8th Annual Meeting of the International Multisensory Research Forum
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Matthias Bischoff

Audio-visual binding - hemodynamical and electrophysiological correlates in a congruency-task
Single Paper Presentation

Matthias Bischoff
Bender Institute of Neuroimaging and Department of Clinical and Physiological Psychology, Justus-Liebig-University, Giessen, Germany

Carlo Blecker
Bender Institute of Neuroimaging, Justus-Liebig-University, Giessen, Germany

Bertram Walter
Bender Institute of Neuroimaging, Justus-Liebig-University, Giessen, Germany

Katrin Morgen
Department of Neurology, Justus-Liebig-University, Giessen, Germany

Dieter Vaitl
Bender Institute of Neuroimaging, Justus-Liebig-University, Giessen, Germany

Gebhard Sammer
Bender Institute of Neuroimaging, Justus-Liebig-University, Giessen, Germany

     Abstract ID Number: 21
     Full text: Not available
     Last modified: May 30, 2007
     Presentation date: 07/05/2007 2:00 PM in Quad General Lecture Theatre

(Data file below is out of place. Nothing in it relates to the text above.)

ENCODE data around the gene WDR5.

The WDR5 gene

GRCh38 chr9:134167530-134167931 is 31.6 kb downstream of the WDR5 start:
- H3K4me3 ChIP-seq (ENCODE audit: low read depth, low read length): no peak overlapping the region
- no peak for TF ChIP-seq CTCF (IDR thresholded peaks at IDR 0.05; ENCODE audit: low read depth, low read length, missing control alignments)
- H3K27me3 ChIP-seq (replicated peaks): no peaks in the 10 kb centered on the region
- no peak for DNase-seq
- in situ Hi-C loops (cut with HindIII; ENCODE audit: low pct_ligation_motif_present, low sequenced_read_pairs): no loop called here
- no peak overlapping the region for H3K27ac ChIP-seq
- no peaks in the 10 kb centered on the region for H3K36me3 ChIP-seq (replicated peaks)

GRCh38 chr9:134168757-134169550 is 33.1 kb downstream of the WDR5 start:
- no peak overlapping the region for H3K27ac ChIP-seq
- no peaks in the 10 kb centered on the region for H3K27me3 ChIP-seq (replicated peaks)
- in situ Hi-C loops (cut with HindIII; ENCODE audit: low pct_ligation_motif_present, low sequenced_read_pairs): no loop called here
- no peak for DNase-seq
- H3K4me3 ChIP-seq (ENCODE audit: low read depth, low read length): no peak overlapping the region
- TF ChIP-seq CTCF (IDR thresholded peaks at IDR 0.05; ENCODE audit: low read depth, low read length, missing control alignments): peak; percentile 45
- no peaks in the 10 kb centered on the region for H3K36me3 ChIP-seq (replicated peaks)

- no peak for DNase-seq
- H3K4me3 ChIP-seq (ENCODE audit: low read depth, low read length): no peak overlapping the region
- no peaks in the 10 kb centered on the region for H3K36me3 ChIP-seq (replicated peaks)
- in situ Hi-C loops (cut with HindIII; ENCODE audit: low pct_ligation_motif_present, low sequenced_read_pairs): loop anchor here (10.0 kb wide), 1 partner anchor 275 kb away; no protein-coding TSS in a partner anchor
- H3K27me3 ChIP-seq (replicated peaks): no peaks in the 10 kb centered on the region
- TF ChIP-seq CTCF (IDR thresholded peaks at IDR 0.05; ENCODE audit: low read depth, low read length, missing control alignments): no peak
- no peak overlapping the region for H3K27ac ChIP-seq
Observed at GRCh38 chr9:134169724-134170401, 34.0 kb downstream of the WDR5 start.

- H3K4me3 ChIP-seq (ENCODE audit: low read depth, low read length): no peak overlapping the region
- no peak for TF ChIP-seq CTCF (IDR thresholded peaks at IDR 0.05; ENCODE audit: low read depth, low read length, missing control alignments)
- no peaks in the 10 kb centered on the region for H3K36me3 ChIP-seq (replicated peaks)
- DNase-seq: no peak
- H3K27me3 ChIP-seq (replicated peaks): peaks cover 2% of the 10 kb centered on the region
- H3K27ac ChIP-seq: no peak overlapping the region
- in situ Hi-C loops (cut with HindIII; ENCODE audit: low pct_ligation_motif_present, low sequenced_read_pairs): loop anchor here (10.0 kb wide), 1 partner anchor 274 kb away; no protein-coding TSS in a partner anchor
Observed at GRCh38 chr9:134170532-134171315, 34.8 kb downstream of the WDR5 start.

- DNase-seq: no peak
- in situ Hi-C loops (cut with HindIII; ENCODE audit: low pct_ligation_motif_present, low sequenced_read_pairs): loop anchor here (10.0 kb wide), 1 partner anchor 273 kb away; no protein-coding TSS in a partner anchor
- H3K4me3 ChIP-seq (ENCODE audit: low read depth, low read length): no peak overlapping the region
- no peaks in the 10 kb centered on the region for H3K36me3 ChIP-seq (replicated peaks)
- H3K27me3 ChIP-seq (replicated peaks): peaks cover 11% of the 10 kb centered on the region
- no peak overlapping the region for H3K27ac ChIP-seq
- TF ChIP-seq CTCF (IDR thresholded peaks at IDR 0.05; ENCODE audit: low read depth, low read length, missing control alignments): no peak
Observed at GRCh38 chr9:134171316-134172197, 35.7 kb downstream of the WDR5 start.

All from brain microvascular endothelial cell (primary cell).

(View Schedule)

Abstract
To investigate the percept of audio-visual binding, simple visual and auditory stimuli were presented synchronously or asynchronously. The ventriloquism effect the localization of a sound is biased by and towards a simultaneous visual stimulus was used as an indicator for the influence of crossmodal binding. fMRI and EEG were recorded during task performance in order to reveal activation in areas discussed to be involved in multisensory processing in the literature and to identify correlates of crossmodal binding in EEG-spectrograms.
Contrasting trials with reported ventriloquism-effect vs. the no-binding condition revealed activation in the right insula, superior temporal sulcus and parieto-occipital sulcus. Implementing the ventriloquism-effect allows us to relate these activations to the percept of consciousness-related binding processes. The parameter values extracted from EEG-spectrograms of the trials of the experimental condition were higher than those of the control condition. Using this extracted parameter as modulator of brain activation during task performance in the fMRI-analysis revealed an activation pattern similar to the one of the fMRI-analysis based on the ventriloquism-effect described above. Activation was observed in the insular, STS and POS and additionally in the superior colliculi and right intraparietal sulcus.

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